Jays Talk FAQ: Who should be accountable for team’s offensive approach?

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Toronto Blue Jays' Brandon Drury reacts after striking out against Colorado Rockies relief pitcher Jairo Diaz to end the top of the eighth inning of a baseball game. (David Zalubowski/AP)

In this regular Sportsnet.ca feature, Blue Jays talk host Scott MacArthur answers some frequently-asked Blue Jays questions.

Well, those back-to-back wins to kick off the homestand, marking the first consecutive victories since April 27-28 and against the New York Yankees no less, were nice while they lasted.

The final four games of the stand were a return to regular programming, including a sweep at the hands of the Arizona Diamondbacks during which the Blue Jays were outscored 22-4, losing each game by six runs.

We had a good chance over the weekend to take your phone calls on Blue Jays Talk and here are some of the questions thrown my way:

Q. Who’s accountable for this team’s offensive approach or lack thereof? Is it hitting coach Guillermo Martinez?

A. It’s too early to judge Martinez and as someone said to me the other day about Martinez’s predecessor, Brook Jacoby, “was Brook a genius in 2015 who got dumb by 2018? Of course not. Maybe it’s got something to do with who he’s working with.” There are too many uncompetitive at-bats sprinkled throughout this lineup; too many guys hacking away early in the count and producing soft contact outs; too many guys who can’t seem to recognize breaking balls when they leave a pitcher’s hand; too many guys who flail at suboptimal offerings in counts where the hitter is supposed to have the advantage.

The question I often ask when I watch this happen is “what’s the plan?” But I’m not thinking about Martinez. I’m thinking about the guy in the batter’s box. A 2-0 count doesn’t mean “swing at whatever’s coming next.”

Look at where the Blue Jays land in these offensive categories, remembering there are 30 teams in Major League Baseball:

• .218 batting average – 30th
• 471 hits – 30th
• .284 on-base percentage – 30th
• .377 slugging percentage 28th (San Francisco, a terrible team and Miami, a terrible team, are worse
• 242 runs scored – 27th (San Francisco, Detroit and Miami are worse)
• 187 walks – 24th.

The above, friends, just isn’t going to get it done.

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Q. Was Vladimir Guerrero Jr. benched on Sunday because of his lack of hustle on Saturday?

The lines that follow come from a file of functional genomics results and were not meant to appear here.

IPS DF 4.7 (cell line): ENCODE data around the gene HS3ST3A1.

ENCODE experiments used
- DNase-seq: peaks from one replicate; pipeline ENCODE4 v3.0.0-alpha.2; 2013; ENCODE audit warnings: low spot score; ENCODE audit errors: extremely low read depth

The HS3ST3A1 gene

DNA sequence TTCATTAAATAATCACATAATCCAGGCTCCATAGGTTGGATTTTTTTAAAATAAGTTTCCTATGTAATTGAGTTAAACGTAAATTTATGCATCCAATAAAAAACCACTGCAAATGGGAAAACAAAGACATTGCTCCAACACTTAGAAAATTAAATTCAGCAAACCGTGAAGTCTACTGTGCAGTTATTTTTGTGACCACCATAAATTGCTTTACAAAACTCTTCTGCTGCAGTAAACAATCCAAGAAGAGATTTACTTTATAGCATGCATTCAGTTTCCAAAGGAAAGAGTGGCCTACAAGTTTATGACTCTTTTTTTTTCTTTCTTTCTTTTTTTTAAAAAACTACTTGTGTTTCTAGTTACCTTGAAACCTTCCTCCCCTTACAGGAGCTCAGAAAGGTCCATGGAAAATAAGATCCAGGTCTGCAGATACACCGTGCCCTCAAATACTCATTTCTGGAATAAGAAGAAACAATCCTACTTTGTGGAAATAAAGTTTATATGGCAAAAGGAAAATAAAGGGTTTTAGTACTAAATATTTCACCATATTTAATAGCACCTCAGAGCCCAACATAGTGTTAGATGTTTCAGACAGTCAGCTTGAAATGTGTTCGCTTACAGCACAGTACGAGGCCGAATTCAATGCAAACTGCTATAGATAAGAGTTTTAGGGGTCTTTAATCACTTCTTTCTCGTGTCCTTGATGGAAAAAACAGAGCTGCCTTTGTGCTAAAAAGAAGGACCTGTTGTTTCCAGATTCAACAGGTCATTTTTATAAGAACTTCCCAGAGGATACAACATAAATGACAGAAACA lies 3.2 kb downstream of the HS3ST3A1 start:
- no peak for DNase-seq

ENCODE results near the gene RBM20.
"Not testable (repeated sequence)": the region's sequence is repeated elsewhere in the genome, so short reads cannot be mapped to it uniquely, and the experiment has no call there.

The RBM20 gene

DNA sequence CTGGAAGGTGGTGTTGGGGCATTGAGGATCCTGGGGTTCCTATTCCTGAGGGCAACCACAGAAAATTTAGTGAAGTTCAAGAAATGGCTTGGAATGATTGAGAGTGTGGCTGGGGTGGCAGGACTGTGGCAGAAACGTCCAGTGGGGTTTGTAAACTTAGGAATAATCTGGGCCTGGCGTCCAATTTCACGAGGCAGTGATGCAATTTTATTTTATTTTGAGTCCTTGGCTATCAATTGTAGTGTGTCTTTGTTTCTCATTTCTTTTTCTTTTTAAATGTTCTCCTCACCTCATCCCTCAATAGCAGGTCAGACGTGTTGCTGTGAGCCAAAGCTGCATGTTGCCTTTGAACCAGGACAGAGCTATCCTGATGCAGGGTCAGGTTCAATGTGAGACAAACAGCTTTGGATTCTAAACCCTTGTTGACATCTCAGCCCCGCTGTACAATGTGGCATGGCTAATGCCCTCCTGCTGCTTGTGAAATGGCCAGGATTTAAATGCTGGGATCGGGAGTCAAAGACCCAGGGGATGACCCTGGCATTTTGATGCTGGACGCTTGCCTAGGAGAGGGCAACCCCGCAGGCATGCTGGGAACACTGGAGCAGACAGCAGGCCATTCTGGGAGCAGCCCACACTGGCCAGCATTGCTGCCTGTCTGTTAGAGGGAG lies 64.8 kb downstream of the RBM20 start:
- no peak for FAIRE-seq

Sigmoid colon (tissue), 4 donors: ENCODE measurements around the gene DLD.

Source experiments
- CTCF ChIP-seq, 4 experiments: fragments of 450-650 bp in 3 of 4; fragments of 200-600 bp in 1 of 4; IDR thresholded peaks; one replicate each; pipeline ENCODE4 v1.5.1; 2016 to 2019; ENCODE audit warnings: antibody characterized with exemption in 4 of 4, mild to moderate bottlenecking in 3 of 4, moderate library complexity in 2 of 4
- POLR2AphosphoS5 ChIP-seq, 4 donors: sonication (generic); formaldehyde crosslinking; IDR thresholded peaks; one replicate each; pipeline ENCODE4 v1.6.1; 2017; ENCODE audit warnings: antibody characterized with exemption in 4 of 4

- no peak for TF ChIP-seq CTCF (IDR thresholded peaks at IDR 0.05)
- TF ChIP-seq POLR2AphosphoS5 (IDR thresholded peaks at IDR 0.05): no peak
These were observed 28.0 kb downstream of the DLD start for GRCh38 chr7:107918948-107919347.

A. Simple answer: No. Vladdy hadn’t sat a full game since Victoria Day (and what a day that was). He wasn’t in the starting lineup on May 29 at Tampa Bay but ended up pinch-hitting in the seventh inning and finished the game at third base. He had been the designated hitter a couple of times in the period between Victoria Day and Sunday; but, with an off day on Monday, this was a chance to get Vladdy consecutive days of rest.

Look, we can bellyache all we want about how the world has changed but Vladdy, along with every other player to varying extents, represents a significant investment and the organization is going to schedule his play in a way its sports science people and their data dictate maximum performance.

The two issues on Saturday included Vladdy going into a home run trot, turning a double into a single, on a first-inning missile off the wall in centre field. It appeared as though he lost the ball when it moved into the shaded part of the deep outfield; I’m guessing so because we in the broadcast booth did too. The ninth inning Tim Locastro ground ball, on which Vladdy took his time and double-pumped before making the throw to first, which Locastro beat out for an infield hit, was the more egregious of the two scenarios.

He learned a lesson; we move on.

Q. Who is the best pitcher on this team right now?

A. Ken Giles.

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Q. Are they really going to send Edwin Jackson back out there?

A. Yes because what’s the alternative? I’m just going to put this out there now: There is no more or less dignity in losing 102 games rather than 101 games. The Orioles, against whom Jackson is scheduled to start on Wednesday, are one of the few teams in baseball worse than the Blue Jays. Thomas Pannone could be Jackson’s replacement but, then, you’re just as likely to need Jackson to eat up innings in relief of Pannone as vice versa.

Also, it’s not as if Jackson is the only concern in the rotation. Clayton Richard is going to have more outings like he did on Sunday against Arizona (seven runs in 2.1 innings pitched).

Imagine what this is going to look like when, presumably, Marcus Stroman is traded.

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